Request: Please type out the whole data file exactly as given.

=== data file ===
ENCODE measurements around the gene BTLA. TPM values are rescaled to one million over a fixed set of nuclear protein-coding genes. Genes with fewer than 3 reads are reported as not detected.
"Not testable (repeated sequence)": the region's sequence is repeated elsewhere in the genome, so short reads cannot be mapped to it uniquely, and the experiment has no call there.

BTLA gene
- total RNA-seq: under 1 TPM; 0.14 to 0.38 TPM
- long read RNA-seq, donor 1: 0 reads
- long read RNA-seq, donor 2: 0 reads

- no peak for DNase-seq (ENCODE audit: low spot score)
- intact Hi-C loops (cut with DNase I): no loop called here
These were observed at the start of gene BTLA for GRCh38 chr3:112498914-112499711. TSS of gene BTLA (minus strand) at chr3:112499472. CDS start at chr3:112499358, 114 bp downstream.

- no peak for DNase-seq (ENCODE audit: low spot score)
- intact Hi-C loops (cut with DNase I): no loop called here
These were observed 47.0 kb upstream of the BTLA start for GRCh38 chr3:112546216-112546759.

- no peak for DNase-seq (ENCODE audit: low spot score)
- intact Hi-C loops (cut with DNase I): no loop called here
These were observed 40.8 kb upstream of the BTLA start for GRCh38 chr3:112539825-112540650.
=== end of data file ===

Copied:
ENCODE measurements around the gene BTLA. TPM values are rescaled to one million over a fixed set of nuclear protein-coding genes. Genes with fewer than 3 reads are reported as not detected.
"Not testable (repeated sequence)": the region's sequence is repeated elsewhere in the genome, so short reads cannot be mapped to it uniquely, and the experiment has no call there.

BTLA gene
- total RNA-seq: under 1 TPM; 0.14 to 0.38 TPM
- long read RNA-seq, donor 1: 0 reads
- long read RNA-seq, donor 2: 0 reads

- no peak for DNase-seq (ENCODE audit: low spot score)
- intact Hi-C loops (cut with DNase I): no loop called here
These were observed at the start of gene BTLA for GRCh38 chr3:112498914-112499711. TSS of gene BTLA (minus strand) at chr3:112499472. CDS start at chr3:112499358, 114 bp downstream.

- no peak for DNase-seq (ENCODE audit: low spot score)
- intact Hi-C loops (cut with DNase I): no loop called here
These were observed 47.0 kb upstream of the BTLA start for GRCh38 chr3:112546216-112546759.

- no peak for DNase-seq (ENCODE audit: low spot score)
- intact Hi-C loops (cut with DNase I): no loop called here
These were observed 40.8 kb upstream of the BTLA start for GRCh38 chr3:112539825-112540650.